Again, Brian...thanks for the post and welcome to this site!!

webmdave said...

I've been out of Christianity for just over a year, and I've had similar experiences. I have so much free time on my hands that I don't know what to do with it all. Because I'm not tithing, I more money than I otherwise would have. And most importantly, because I'm not in Church, I not lying awake at night worrying about what people think about me.

You've got the right idea: focus on the future and how bright it can be instead of the past and how bad it was.

webmdave said...

You got that right, John!!! Don't live in the past. Learn from your past so you don't live it in the future.

webmdave said...

Brian....Thank-you for so many great suggestions on leaving " the big lie ". I've always noticed that one of the big reasons so many stayed glued to the church, is the social aspect of it. If that glue can be removed, and put in other places, I just wonder how many fence-sitters would leave church.

I belong to the Sierra Club, and am lucky to have a chapter near me.
It's amazing how many non-believers there are that are involved in clubs, etc. that promote the protection of the earth, and helping animals.

I hope many fence-sitters see your post----Thanks !

webmdave said...

Since I departed Catholicism as a very young man after reading that dreadful book, the Bible, I never got caught up in the 'group-think' as an adult. But I can see how a person who WAS caught up has a 'hole' to fill. Look around. You are not alone.There are groups formed or forming all over the country. Hell, start one yourself. It's a challenge. I spent years developing friends. Watching letters to the editor from people who appeared to be freethinkers. Writing &/or calling them. Almost all of my friends are former Xians. We enjoy each others company frequently. We have Solstice picnics & partys.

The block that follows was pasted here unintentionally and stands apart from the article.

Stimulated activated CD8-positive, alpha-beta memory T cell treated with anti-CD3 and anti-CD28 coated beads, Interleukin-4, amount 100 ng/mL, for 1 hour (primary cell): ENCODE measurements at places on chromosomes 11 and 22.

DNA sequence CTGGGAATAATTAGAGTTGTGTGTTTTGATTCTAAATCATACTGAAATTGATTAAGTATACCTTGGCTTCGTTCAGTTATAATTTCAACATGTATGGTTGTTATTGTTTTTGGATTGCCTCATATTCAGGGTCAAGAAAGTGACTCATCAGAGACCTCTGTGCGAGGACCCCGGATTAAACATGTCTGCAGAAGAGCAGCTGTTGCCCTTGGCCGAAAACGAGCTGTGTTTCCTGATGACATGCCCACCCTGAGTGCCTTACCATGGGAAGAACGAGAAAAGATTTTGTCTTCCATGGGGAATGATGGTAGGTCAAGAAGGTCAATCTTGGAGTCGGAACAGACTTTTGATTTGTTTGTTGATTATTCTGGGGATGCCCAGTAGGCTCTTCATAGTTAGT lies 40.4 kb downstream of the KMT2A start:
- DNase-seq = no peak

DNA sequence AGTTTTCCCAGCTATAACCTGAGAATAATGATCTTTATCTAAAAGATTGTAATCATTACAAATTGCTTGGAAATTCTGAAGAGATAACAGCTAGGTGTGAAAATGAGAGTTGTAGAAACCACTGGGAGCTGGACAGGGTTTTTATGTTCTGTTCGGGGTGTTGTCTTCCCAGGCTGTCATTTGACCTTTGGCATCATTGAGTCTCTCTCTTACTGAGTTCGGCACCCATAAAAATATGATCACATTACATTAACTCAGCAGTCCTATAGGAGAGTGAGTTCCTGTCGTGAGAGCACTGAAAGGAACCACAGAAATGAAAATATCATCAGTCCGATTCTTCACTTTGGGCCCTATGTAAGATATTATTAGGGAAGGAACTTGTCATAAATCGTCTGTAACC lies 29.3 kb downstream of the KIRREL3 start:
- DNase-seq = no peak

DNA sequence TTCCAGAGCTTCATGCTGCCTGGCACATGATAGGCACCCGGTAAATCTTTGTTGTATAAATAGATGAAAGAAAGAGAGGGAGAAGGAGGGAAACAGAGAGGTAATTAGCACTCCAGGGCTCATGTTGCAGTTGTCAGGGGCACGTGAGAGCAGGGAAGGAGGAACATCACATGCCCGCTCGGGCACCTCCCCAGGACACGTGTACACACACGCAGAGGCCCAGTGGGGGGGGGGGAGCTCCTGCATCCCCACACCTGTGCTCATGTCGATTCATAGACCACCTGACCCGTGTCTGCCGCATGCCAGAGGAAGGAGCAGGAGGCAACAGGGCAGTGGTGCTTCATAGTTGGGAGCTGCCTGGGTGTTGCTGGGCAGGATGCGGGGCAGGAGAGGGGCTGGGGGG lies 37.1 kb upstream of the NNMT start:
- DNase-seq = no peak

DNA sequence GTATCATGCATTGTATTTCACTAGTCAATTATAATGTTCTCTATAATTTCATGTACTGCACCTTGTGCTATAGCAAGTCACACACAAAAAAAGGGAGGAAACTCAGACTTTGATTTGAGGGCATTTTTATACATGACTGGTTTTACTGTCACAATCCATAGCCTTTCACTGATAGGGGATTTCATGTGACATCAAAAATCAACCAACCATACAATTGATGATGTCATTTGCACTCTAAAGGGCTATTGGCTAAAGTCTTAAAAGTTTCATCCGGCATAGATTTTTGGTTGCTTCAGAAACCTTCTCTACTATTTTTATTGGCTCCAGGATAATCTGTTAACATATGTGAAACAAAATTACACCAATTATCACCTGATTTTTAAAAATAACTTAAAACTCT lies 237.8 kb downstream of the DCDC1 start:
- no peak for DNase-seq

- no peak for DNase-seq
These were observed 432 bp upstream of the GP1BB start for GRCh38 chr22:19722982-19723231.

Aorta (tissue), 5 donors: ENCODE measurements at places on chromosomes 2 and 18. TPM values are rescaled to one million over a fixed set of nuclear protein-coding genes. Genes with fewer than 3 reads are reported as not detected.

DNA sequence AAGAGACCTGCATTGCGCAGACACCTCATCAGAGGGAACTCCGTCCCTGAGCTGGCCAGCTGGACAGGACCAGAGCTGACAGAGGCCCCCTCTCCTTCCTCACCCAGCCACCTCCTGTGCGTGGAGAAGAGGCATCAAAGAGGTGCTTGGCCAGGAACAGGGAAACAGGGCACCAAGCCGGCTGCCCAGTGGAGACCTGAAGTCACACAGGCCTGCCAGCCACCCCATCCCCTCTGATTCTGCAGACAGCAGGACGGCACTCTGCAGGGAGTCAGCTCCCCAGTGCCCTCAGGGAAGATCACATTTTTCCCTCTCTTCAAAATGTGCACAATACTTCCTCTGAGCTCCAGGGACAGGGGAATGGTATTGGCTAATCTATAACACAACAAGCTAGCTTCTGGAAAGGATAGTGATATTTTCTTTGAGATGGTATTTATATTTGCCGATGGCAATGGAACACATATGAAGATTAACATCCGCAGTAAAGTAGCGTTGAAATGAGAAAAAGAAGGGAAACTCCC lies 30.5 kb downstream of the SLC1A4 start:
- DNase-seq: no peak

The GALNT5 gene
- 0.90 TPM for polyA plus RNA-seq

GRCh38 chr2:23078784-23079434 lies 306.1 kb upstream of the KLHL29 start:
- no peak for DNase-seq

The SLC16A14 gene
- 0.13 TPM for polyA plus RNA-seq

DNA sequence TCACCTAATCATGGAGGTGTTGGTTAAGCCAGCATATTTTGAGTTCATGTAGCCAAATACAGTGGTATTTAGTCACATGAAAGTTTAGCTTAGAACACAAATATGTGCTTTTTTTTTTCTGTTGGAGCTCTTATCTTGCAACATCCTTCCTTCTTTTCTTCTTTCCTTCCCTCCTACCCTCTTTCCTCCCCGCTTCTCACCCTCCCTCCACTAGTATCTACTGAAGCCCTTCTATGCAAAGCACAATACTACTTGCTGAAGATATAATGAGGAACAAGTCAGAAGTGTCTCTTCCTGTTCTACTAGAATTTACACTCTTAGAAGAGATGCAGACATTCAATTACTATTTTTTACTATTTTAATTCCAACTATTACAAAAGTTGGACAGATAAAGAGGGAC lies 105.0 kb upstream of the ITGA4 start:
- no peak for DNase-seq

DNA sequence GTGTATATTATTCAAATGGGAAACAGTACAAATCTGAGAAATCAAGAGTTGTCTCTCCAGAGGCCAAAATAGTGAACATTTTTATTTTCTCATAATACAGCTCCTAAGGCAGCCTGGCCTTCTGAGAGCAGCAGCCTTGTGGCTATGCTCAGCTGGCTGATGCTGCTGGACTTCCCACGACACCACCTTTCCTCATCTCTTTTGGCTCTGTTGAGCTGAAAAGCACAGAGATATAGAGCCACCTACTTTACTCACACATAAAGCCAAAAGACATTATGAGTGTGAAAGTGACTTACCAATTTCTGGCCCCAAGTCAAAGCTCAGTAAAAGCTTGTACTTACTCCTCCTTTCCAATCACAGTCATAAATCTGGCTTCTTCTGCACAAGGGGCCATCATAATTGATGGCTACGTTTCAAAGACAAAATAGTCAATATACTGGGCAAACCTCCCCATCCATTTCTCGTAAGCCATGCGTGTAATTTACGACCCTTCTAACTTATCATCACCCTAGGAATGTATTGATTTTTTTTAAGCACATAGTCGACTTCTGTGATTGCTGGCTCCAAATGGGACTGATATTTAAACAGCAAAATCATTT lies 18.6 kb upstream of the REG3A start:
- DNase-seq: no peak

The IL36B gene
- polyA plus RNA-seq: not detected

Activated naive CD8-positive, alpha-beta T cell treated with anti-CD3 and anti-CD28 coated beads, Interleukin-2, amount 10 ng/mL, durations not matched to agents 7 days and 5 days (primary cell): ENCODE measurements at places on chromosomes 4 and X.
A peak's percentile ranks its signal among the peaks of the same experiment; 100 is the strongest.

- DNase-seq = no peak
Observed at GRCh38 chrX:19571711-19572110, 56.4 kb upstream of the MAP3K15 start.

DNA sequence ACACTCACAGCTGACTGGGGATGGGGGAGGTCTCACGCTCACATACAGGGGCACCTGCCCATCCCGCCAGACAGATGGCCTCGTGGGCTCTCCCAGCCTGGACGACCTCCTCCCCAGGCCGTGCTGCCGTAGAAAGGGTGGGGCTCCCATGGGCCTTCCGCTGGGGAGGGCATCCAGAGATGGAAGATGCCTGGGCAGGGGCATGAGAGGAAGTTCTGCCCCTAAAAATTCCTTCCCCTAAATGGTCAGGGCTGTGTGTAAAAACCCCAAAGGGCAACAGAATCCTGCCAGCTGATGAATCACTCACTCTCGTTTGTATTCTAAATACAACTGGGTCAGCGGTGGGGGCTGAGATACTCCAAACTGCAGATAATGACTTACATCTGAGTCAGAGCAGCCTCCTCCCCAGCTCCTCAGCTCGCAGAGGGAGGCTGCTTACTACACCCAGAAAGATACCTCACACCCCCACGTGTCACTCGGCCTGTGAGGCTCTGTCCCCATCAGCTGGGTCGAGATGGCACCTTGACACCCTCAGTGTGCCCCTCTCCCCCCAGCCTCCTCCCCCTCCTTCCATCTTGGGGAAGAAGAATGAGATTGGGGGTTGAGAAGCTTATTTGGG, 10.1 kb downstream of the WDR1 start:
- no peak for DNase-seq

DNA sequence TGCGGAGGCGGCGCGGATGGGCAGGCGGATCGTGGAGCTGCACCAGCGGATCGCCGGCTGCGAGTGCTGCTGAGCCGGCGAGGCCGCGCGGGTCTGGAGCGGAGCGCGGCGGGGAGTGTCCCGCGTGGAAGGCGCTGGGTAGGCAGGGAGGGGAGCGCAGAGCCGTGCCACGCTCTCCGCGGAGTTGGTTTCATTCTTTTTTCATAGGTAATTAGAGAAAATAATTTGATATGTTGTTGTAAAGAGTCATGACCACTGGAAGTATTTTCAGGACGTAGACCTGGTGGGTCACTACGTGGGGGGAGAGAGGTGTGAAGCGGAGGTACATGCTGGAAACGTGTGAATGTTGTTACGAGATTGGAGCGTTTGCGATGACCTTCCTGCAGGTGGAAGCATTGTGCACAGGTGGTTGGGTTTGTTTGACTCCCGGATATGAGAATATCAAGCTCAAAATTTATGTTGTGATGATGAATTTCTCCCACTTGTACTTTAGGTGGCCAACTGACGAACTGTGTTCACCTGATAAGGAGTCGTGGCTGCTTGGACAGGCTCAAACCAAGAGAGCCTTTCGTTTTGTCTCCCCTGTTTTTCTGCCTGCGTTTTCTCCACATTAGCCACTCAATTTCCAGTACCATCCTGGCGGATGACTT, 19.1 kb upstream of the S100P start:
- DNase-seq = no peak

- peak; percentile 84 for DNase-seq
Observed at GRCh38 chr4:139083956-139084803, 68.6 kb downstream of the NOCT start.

webmdave said...

A fun resource for me is The Freedom From Religion Foundation www.ffrf.org They have about 14,000 members. Under The News Tab at the top go down to Freethought Radio. There you will find archives of their radio shows for several years. The interviews are great and Dan Barker one of the Co-hosts is a former Evangelical preacher and is mentioned by DebTheQueenBee . A direct link to the Radio Program Archives is http://www.ffrf.org/news/radio/ Some also enjoy Infidel Guy Online Radio Show http://www.infidelguy.com/

webmdave said...

Great post! You articulated so many encouraging and helpful ideas. Thank you for "paying it forward."
I remember when I first considered leaving Christianity. I thought I would lose everything--my friends, my family. I was so afraid. I'm not saying it was easy. It was not. I did lose "friends and family," but you get through it and as anyone who has left Christianity knows, you are better for it. I've made so many new friends and if a de-convert enters his or her new world with enthusiasm and openness, they will have all the friends they could ever need and the best part: They are friends because you genuinely like them not because you go to church with them--you all know just what I mean :-)

webmdave said...

Thanks for the book suggestions, I am always looking for more to read!

webmdave said...

As, I become more and more public about my leaving Christianity losing family and friends is one of my biggest fears. I am glad to know that it was worth while for you! Thanks!